Years ago, Mr. Wonderful and I decided to take an annual trip on our anniversary. It’s our way of honoring and acknowledging the date, of course, but also an investment in our marriage. Adventures are the elixir for passion after all. This year, we hopped a plane to the Caribbean and made Caicos our home for a few days.
On 7/11, we spent the afternoon on a floating tiki bar mesmerized at the electric blue water below, and I had to pinch myself. Is this real life?
Our captain, Mario, and his sidekick served up cold rum cocktails on board while navigating down the coast to a steel drum-filled soundtrack of island tunes. Our little vessel floated east along North Caicos toward Little Water Cay, also known as Iguana Island, and home to the endangered rock iguana.
We took a break from the Caicos Passion Punch to admire a friendly southern stingray in the transparent waters below. A couple of egrets and pelicans tolerated our pointing as well.
What a gorgeous day to celebrate this adventure.
PROVIDENCIALES, TCI — Turk’s Head is the first and only craft brewery on the island, open since 2001. This is their light draught, but they produce several different types o’ suds — some with fantastic names, like I-AIN-GA-LIE Lager and DOWN-DA-ROAD IPA. Like the owner said, when tourists come to an island, they want to try the local beer. Check.
PROVIDENCIALES, TCI — When it comes to Bahamian cuisine, the keyword is conch (pronounced CONK.) It’s a mollusk, not unlike oysters, mussels or clams – though these snail-like creatures take shelter inside the recognizable coral-colored shells with the spire. You know the ones. And yes, you can you hear the ocean if you put it up to your ear and listen.
Conch is the name of the specialty game here in Provo, as the locals call it. Fried conch. Conch fritters. Conch chowder. Conch ravioli. I tried it all, including the quintessential dish of the island: Conch salad. It’s a veritable ceviche with diced peppers and I was expecting the consistency of poke or sashimi. Conch is tougher though, more akin to octopus or cuttle fish. This one was prepared like pico de gallo. Not bad. We also loved the conch chowder, a hearty tomato-based soup with chunky conch and carrot.
PROVIDENCIALES, TCI — The Internet warned us that food here on the island would be expensive, but I still found myself bug-eyed at the grocery store, when we picked up a small package of ground coffee for $11 and a box of Honey Bunches of Oats for $8. Cherries? $10 a pound. Oy. I knew these prices were a telltale indication of similar sticker shock at restaurants, and as an avid foodie on a budget, this pained me. I live to travel. I travel to eat. My circle of life.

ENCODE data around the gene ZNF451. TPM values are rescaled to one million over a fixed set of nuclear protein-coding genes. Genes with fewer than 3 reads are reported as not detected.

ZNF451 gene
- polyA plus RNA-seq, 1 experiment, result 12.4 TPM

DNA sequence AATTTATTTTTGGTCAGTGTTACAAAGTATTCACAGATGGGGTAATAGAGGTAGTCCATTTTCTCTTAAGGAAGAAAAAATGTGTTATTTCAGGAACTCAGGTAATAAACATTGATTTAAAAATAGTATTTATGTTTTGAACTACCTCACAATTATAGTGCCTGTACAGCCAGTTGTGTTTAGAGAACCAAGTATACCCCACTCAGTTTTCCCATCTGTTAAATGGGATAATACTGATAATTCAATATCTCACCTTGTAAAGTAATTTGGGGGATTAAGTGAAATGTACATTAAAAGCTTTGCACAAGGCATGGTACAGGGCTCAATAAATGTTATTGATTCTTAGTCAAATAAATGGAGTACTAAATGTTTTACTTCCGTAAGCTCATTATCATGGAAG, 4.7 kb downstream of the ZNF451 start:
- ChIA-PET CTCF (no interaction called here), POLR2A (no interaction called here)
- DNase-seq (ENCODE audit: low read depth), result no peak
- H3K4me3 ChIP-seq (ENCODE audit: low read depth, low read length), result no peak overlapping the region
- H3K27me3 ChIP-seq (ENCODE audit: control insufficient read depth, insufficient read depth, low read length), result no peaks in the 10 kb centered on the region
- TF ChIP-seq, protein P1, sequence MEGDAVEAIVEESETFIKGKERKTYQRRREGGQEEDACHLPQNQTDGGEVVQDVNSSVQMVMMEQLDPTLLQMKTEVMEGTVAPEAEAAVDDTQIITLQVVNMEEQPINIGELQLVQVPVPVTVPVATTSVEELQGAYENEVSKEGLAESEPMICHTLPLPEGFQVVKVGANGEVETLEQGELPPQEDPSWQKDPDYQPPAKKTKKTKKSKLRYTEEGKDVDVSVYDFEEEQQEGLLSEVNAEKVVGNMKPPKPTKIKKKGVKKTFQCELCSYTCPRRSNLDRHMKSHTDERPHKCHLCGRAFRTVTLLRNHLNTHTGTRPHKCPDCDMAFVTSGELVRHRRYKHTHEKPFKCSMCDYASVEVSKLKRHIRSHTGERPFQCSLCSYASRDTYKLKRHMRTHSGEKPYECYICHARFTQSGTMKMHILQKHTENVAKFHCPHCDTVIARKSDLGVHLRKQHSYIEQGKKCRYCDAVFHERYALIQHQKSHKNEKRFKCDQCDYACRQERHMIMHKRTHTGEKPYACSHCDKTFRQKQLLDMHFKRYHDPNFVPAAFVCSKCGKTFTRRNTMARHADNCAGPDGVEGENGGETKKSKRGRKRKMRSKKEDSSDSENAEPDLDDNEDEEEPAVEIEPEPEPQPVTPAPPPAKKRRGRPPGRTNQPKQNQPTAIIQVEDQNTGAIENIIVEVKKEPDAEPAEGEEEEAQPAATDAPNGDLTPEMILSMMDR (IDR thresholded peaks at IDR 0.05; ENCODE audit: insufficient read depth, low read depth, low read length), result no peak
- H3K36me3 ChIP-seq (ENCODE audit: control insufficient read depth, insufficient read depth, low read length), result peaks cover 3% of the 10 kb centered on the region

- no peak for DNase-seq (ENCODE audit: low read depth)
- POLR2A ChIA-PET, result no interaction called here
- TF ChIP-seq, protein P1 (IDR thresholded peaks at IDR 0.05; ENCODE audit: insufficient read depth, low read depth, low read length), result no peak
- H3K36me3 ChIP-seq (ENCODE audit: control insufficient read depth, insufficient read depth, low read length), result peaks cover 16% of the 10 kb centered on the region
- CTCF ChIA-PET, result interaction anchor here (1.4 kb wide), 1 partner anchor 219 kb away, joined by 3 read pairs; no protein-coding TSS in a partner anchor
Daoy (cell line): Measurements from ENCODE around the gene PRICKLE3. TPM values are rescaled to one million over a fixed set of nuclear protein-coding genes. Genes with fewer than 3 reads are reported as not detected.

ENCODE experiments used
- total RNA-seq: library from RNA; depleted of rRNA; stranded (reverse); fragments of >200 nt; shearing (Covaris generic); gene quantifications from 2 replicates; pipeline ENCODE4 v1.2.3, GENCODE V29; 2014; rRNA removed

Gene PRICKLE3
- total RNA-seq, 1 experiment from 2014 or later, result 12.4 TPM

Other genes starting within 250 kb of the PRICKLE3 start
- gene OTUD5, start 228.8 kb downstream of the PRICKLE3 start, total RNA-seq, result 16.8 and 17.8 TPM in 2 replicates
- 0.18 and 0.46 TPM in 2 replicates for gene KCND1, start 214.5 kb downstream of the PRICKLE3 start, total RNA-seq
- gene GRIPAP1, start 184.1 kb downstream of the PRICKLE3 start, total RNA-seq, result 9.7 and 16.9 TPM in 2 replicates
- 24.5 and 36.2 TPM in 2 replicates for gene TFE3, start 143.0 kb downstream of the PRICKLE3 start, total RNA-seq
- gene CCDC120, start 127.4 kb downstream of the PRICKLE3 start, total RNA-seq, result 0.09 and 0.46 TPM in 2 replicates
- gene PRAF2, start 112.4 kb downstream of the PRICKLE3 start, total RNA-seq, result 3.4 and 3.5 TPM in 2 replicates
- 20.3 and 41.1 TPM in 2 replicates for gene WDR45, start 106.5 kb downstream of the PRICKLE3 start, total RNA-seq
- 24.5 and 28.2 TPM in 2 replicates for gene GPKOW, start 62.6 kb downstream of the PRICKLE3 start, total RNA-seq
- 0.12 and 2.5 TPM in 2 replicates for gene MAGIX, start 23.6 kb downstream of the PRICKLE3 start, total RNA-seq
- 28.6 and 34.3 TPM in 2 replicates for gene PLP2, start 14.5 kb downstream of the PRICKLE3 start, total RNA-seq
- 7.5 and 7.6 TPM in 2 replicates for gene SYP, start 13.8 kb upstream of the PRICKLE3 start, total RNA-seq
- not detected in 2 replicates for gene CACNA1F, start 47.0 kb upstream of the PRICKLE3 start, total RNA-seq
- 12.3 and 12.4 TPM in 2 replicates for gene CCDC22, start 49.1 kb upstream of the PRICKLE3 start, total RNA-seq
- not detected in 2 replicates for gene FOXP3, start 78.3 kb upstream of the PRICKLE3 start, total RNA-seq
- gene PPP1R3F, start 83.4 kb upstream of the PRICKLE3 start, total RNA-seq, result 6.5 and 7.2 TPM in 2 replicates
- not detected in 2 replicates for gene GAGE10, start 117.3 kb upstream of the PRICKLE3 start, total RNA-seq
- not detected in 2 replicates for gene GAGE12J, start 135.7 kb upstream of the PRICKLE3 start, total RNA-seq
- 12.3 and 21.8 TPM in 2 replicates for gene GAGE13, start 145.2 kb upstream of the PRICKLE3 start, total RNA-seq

I conjured my childhood summers at South Padre Island, where we’d pack a picnic and spend the whole day on the beach grazing on bologna sandwiches, Lays potato chips and grape soda. Those days I could care less what we consumed, so long I could lay contentedly on a neon pink inner tube, weaving through the waves to my heart’s content. Hop out. Build a sand castle. Throw a Frisbee. Munch on a plum. Write my name in the sand. Collect the tiniest “bow tie” seashells. Hop back in.
Enter reality check. Wisdom eventually shows her knowing face.We procured some floats. We packed some sandwiches. And I gave a nod to the ocean as Mr. Wonderful plucked a tiny conch from her seabed. Namaste.
PROVIDENCIALES, TCI — The seriously breathtaking Grace Bay Beach sits on the northeast coast of Providenciales, the flagship of the 40ish islands and cays that make up Turks and Caicos. It’s sugar-sand beaches and waters are reminiscent of an aquamarine gem.
Mr. Wonderful took this photo of the water from the plane minutes before we landed in paradise.
We shuttled from the airport over to Grace Bay with Dimitri, a frazzled but friendly local driver, who obliged me by answering all my obnoxious foodie questions while I gawked incredulously out the window at the unbelievable stripe of electric blue painted across the horizon. It’s one of the top-rated beaches in the world after all. My word.